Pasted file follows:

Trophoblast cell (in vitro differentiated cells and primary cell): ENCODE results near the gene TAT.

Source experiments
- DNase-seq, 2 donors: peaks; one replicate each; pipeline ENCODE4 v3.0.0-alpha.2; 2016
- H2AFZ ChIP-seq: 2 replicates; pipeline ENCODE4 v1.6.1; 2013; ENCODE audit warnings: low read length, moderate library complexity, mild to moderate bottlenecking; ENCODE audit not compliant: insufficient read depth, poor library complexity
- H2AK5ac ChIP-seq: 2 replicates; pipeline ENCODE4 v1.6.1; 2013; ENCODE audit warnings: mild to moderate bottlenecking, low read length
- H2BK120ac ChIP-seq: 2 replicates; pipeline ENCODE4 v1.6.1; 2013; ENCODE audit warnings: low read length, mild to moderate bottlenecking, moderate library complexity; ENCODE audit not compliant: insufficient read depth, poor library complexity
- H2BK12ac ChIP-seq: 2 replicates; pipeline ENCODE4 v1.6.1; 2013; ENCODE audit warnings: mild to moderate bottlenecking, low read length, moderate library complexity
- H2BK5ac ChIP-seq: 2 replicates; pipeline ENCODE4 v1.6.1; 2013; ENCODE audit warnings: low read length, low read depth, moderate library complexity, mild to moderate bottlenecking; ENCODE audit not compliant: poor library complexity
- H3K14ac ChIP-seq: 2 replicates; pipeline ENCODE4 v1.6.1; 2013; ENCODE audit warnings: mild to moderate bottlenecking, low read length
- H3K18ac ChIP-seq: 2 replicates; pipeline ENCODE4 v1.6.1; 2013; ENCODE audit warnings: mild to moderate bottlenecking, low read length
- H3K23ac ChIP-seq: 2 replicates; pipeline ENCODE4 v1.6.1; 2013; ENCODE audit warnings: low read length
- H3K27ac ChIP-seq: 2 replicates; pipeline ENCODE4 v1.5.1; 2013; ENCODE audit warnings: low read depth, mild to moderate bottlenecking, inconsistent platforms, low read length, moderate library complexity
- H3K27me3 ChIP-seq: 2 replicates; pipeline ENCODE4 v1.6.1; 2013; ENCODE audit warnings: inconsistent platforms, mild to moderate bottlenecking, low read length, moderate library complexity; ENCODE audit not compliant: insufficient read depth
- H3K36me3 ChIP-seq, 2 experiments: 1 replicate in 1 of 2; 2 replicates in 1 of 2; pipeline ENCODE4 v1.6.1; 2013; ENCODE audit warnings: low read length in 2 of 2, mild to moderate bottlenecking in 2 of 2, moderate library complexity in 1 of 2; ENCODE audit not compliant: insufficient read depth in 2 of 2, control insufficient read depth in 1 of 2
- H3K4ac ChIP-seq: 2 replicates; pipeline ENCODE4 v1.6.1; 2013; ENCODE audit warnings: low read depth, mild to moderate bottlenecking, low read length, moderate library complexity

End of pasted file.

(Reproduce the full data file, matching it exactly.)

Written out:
Trophoblast cell (in vitro differentiated cells and primary cell): ENCODE results near the gene TAT.

Source experiments
- DNase-seq, 2 donors: peaks; one replicate each; pipeline ENCODE4 v3.0.0-alpha.2; 2016
- H2AFZ ChIP-seq: 2 replicates; pipeline ENCODE4 v1.6.1; 2013; ENCODE audit warnings: low read length, moderate library complexity, mild to moderate bottlenecking; ENCODE audit not compliant: insufficient read depth, poor library complexity
- H2AK5ac ChIP-seq: 2 replicates; pipeline ENCODE4 v1.6.1; 2013; ENCODE audit warnings: mild to moderate bottlenecking, low read length
- H2BK120ac ChIP-seq: 2 replicates; pipeline ENCODE4 v1.6.1; 2013; ENCODE audit warnings: low read length, mild to moderate bottlenecking, moderate library complexity; ENCODE audit not compliant: insufficient read depth, poor library complexity
- H2BK12ac ChIP-seq: 2 replicates; pipeline ENCODE4 v1.6.1; 2013; ENCODE audit warnings: mild to moderate bottlenecking, low read length, moderate library complexity
- H2BK5ac ChIP-seq: 2 replicates; pipeline ENCODE4 v1.6.1; 2013; ENCODE audit warnings: low read length, low read depth, moderate library complexity, mild to moderate bottlenecking; ENCODE audit not compliant: poor library complexity
- H3K14ac ChIP-seq: 2 replicates; pipeline ENCODE4 v1.6.1; 2013; ENCODE audit warnings: mild to moderate bottlenecking, low read length
- H3K18ac ChIP-seq: 2 replicates; pipeline ENCODE4 v1.6.1; 2013; ENCODE audit warnings: mild to moderate bottlenecking, low read length
- H3K23ac ChIP-seq: 2 replicates; pipeline ENCODE4 v1.6.1; 2013; ENCODE audit warnings: low read length
- H3K27ac ChIP-seq: 2 replicates; pipeline ENCODE4 v1.5.1; 2013; ENCODE audit warnings: low read depth, mild to moderate bottlenecking, inconsistent platforms, low read length, moderate library complexity
- H3K27me3 ChIP-seq: 2 replicates; pipeline ENCODE4 v1.6.1; 2013; ENCODE audit warnings: inconsistent platforms, mild to moderate bottlenecking, low read length, moderate library complexity; ENCODE audit not compliant: insufficient read depth
- H3K36me3 ChIP-seq, 2 experiments: 1 replicate in 1 of 2; 2 replicates in 1 of 2; pipeline ENCODE4 v1.6.1; 2013; ENCODE audit warnings: low read length in 2 of 2, mild to moderate bottlenecking in 2 of 2, moderate library complexity in 1 of 2; ENCODE audit not compliant: insufficient read depth in 2 of 2, control insufficient read depth in 1 of 2
- H3K4ac ChIP-seq: 2 replicates; pipeline ENCODE4 v1.6.1; 2013; ENCODE audit warnings: low read depth, mild to moderate bottlenecking, low read length, moderate library complexity